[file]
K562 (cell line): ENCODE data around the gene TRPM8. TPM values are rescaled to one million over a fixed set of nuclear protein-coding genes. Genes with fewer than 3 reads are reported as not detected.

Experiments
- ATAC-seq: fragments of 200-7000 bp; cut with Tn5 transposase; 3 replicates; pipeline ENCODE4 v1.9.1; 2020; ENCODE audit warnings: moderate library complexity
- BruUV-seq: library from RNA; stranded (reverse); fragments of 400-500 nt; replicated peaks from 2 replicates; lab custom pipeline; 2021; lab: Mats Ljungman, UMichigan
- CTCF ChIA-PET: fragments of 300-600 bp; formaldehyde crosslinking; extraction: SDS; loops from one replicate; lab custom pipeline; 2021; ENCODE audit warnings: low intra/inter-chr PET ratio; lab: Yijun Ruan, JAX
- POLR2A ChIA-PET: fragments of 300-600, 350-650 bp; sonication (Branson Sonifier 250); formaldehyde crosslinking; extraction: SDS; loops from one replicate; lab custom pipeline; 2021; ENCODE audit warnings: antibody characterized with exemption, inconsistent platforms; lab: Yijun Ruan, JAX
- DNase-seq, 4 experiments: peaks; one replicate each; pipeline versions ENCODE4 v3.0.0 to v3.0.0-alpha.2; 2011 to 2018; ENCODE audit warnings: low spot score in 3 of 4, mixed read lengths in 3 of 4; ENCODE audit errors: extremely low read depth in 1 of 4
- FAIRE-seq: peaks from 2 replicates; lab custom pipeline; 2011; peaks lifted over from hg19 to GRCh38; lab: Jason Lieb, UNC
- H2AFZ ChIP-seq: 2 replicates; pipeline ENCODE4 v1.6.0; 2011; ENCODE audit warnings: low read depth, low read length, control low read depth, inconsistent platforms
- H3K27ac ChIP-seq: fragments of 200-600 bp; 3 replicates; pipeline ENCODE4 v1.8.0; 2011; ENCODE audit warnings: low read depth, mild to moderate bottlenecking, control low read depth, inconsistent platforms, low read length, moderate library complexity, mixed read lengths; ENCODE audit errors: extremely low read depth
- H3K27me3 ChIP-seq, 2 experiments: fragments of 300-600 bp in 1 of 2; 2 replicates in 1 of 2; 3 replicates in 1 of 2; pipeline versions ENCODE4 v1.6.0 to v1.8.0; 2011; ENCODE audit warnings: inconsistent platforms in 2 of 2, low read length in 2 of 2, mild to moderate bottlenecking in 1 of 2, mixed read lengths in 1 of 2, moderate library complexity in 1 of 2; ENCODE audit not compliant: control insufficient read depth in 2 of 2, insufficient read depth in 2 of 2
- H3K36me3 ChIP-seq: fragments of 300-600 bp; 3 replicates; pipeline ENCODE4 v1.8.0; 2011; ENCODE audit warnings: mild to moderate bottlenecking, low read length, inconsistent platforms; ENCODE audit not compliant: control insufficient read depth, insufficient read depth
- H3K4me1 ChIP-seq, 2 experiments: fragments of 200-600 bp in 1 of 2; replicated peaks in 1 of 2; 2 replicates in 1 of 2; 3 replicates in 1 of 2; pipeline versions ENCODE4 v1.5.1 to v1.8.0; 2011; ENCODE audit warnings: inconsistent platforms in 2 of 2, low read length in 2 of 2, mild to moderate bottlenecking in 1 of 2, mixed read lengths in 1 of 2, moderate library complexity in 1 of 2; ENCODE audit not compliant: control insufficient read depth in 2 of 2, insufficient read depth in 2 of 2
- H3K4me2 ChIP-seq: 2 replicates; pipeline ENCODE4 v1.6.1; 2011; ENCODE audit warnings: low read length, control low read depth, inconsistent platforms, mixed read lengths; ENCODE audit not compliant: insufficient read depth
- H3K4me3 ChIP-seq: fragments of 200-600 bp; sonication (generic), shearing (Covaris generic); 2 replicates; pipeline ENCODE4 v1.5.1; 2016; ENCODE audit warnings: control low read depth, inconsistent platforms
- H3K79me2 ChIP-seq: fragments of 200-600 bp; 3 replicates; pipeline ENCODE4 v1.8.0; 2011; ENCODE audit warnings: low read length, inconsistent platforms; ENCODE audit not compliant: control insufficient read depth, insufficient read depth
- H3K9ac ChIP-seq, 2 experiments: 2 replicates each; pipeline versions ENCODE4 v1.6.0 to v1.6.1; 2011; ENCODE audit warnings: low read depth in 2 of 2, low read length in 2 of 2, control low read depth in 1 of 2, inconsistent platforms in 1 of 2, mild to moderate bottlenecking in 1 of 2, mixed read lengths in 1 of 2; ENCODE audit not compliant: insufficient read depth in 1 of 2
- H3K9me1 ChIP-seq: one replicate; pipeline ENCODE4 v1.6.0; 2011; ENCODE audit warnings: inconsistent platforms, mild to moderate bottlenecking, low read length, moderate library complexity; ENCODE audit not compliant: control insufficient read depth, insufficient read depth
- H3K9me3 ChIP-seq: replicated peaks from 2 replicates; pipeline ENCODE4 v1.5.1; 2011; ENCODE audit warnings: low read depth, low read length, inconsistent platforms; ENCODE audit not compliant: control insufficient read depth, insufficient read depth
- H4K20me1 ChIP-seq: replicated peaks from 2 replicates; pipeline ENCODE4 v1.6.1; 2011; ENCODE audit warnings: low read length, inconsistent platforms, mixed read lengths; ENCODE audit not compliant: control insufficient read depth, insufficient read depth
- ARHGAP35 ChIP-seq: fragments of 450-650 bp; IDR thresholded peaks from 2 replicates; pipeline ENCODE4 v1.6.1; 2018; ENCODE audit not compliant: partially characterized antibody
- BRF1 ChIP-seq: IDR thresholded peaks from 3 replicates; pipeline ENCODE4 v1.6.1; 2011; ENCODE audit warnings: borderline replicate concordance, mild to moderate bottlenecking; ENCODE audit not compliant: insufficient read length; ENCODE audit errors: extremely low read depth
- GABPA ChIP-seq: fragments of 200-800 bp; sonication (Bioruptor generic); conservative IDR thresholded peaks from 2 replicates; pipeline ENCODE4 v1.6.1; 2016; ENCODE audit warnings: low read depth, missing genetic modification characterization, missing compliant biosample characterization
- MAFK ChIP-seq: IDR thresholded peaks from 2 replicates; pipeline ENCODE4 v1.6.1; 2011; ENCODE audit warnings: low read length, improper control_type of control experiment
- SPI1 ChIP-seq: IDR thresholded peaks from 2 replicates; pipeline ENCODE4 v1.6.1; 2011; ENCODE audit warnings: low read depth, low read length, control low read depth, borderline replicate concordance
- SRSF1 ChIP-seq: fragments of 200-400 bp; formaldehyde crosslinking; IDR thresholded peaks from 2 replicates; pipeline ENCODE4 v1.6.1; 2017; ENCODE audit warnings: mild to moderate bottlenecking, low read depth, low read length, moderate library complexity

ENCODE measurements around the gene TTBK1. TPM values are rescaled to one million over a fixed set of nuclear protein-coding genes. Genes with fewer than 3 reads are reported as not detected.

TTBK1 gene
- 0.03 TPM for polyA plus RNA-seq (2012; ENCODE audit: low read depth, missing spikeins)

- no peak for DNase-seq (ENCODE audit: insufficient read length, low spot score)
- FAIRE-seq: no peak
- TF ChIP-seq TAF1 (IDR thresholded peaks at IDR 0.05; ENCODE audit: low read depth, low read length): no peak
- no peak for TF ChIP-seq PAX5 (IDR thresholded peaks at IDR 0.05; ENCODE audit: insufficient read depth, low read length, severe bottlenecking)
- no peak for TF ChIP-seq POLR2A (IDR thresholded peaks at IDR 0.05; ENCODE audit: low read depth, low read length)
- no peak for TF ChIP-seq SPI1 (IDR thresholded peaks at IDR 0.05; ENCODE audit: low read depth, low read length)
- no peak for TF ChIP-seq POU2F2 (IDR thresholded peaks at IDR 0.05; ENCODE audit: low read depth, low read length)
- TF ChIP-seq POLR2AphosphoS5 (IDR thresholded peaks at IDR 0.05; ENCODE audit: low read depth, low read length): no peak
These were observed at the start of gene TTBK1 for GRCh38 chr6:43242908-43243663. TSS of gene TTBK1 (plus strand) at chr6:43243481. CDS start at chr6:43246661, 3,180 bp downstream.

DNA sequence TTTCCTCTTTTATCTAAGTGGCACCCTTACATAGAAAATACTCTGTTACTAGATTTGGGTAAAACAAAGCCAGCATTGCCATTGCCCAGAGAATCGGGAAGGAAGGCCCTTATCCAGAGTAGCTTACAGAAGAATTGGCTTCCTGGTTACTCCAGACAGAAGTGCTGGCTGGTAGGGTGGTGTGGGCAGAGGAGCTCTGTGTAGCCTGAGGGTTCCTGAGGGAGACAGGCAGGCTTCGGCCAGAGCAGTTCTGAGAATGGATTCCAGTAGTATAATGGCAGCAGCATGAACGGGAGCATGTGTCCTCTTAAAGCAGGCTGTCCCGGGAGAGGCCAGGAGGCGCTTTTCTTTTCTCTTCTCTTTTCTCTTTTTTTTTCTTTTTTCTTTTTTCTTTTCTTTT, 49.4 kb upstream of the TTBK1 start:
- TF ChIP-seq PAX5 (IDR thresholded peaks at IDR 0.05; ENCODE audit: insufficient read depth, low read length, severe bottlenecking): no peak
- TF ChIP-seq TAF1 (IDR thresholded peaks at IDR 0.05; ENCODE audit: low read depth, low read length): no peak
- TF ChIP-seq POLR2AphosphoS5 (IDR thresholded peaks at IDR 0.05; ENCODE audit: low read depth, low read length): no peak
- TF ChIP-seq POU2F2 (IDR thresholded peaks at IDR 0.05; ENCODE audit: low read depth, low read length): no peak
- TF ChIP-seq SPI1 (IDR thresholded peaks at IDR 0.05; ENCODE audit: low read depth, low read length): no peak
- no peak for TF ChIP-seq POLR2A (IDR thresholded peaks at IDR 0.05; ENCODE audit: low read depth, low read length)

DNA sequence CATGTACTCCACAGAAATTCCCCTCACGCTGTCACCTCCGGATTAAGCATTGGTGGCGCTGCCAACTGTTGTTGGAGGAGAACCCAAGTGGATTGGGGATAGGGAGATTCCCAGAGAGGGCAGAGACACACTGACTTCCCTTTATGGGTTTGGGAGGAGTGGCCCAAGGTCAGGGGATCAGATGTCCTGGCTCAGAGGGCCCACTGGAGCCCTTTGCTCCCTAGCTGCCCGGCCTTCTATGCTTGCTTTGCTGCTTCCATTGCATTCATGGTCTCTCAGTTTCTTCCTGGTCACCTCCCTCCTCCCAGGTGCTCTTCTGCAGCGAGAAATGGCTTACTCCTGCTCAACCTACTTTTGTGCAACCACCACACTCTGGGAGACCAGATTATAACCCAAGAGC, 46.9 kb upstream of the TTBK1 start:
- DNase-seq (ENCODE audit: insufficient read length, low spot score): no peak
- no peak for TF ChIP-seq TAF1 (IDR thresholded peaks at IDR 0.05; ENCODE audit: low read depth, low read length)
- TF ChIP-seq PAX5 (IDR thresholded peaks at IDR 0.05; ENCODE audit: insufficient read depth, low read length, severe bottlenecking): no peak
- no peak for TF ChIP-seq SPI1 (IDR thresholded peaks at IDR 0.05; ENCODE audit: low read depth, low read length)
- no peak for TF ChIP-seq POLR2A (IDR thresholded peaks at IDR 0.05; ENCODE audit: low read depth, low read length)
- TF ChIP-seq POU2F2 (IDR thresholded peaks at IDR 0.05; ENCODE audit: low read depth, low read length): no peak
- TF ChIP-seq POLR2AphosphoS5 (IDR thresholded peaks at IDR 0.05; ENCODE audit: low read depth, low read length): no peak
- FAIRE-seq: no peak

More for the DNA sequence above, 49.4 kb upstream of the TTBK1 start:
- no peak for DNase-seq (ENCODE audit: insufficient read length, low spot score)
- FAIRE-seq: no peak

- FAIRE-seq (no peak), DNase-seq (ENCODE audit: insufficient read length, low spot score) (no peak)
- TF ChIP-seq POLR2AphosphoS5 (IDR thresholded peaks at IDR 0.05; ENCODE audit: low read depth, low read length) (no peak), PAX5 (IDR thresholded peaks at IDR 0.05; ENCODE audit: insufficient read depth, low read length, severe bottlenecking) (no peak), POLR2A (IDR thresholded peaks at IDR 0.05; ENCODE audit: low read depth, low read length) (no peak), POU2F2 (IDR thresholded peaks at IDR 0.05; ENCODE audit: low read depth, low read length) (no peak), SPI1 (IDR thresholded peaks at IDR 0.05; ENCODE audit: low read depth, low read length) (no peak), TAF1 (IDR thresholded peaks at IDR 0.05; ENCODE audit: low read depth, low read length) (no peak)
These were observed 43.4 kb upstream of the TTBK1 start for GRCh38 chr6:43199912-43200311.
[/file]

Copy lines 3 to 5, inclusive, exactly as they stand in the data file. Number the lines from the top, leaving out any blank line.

- ATAC-seq: fragments of 200-7000 bp; cut with Tn5 transposase; 3 replicates; pipeline ENCODE4 v1.9.1; 2020; ENCODE audit warnings: moderate library complexity
- BruUV-seq: library from RNA; stranded (reverse); fragments of 400-500 nt; replicated peaks from 2 replicates; lab custom pipeline; 2021; lab: Mats Ljungman, UMichigan
- CTCF ChIA-PET: fragments of 300-600 bp; formaldehyde crosslinking; extraction: SDS; loops from one replicate; lab custom pipeline; 2021; ENCODE audit warnings: low intra/inter-chr PET ratio; lab: Yijun Ruan, JAX